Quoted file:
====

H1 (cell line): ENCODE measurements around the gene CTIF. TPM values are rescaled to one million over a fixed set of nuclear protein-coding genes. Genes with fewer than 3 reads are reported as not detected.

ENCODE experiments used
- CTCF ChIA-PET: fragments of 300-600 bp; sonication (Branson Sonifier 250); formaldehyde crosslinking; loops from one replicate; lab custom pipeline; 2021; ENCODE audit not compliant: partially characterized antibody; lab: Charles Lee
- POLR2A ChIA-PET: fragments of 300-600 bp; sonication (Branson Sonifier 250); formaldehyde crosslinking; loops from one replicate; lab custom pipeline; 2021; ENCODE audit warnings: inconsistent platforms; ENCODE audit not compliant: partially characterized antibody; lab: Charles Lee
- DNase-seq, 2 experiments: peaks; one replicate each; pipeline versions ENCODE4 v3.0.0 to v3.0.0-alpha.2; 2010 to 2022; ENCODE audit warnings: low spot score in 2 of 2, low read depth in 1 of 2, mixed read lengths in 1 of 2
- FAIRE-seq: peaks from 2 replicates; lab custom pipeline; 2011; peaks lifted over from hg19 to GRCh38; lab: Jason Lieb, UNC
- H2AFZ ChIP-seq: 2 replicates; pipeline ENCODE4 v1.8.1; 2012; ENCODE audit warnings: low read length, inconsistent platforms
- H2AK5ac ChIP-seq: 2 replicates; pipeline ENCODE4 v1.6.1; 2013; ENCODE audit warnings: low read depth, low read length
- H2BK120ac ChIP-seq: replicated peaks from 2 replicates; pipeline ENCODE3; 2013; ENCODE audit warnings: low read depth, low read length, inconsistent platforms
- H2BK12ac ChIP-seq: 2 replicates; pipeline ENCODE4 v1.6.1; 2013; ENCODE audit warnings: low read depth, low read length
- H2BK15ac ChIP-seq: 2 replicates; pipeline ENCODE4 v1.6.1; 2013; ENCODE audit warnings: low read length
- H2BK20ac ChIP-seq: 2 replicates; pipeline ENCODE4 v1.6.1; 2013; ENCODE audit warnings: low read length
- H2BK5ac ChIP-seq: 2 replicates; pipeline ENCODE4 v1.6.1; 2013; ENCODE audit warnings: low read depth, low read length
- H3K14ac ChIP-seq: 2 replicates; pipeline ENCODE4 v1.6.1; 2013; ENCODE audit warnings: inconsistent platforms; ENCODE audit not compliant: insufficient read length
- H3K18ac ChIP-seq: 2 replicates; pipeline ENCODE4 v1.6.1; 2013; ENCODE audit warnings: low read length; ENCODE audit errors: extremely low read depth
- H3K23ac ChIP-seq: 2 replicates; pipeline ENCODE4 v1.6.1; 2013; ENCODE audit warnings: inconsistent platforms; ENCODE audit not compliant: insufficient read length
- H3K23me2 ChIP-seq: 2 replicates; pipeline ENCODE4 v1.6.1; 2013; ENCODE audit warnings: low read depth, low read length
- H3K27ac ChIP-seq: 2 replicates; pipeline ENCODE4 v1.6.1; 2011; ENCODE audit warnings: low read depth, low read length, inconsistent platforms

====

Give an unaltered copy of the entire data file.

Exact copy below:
H1 (cell line): ENCODE measurements around the gene CTIF. TPM values are rescaled to one million over a fixed set of nuclear protein-coding genes. Genes with fewer than 3 reads are reported as not detected.

ENCODE experiments used
- CTCF ChIA-PET: fragments of 300-600 bp; sonication (Branson Sonifier 250); formaldehyde crosslinking; loops from one replicate; lab custom pipeline; 2021; ENCODE audit not compliant: partially characterized antibody; lab: Charles Lee
- POLR2A ChIA-PET: fragments of 300-600 bp; sonication (Branson Sonifier 250); formaldehyde crosslinking; loops from one replicate; lab custom pipeline; 2021; ENCODE audit warnings: inconsistent platforms; ENCODE audit not compliant: partially characterized antibody; lab: Charles Lee
- DNase-seq, 2 experiments: peaks; one replicate each; pipeline versions ENCODE4 v3.0.0 to v3.0.0-alpha.2; 2010 to 2022; ENCODE audit warnings: low spot score in 2 of 2, low read depth in 1 of 2, mixed read lengths in 1 of 2
- FAIRE-seq: peaks from 2 replicates; lab custom pipeline; 2011; peaks lifted over from hg19 to GRCh38; lab: Jason Lieb, UNC
- H2AFZ ChIP-seq: 2 replicates; pipeline ENCODE4 v1.8.1; 2012; ENCODE audit warnings: low read length, inconsistent platforms
- H2AK5ac ChIP-seq: 2 replicates; pipeline ENCODE4 v1.6.1; 2013; ENCODE audit warnings: low read depth, low read length
- H2BK120ac ChIP-seq: replicated peaks from 2 replicates; pipeline ENCODE3; 2013; ENCODE audit warnings: low read depth, low read length, inconsistent platforms
- H2BK12ac ChIP-seq: 2 replicates; pipeline ENCODE4 v1.6.1; 2013; ENCODE audit warnings: low read depth, low read length
- H2BK15ac ChIP-seq: 2 replicates; pipeline ENCODE4 v1.6.1; 2013; ENCODE audit warnings: low read length
- H2BK20ac ChIP-seq: 2 replicates; pipeline ENCODE4 v1.6.1; 2013; ENCODE audit warnings: low read length
- H2BK5ac ChIP-seq: 2 replicates; pipeline ENCODE4 v1.6.1; 2013; ENCODE audit warnings: low read depth, low read length
- H3K14ac ChIP-seq: 2 replicates; pipeline ENCODE4 v1.6.1; 2013; ENCODE audit warnings: inconsistent platforms; ENCODE audit not compliant: insufficient read length
- H3K18ac ChIP-seq: 2 replicates; pipeline ENCODE4 v1.6.1; 2013; ENCODE audit warnings: low read length; ENCODE audit errors: extremely low read depth
- H3K23ac ChIP-seq: 2 replicates; pipeline ENCODE4 v1.6.1; 2013; ENCODE audit warnings: inconsistent platforms; ENCODE audit not compliant: insufficient read length
- H3K23me2 ChIP-seq: 2 replicates; pipeline ENCODE4 v1.6.1; 2013; ENCODE audit warnings: low read depth, low read length
- H3K27ac ChIP-seq: 2 replicates; pipeline ENCODE4 v1.6.1; 2011; ENCODE audit warnings: low read depth, low read length, inconsistent platforms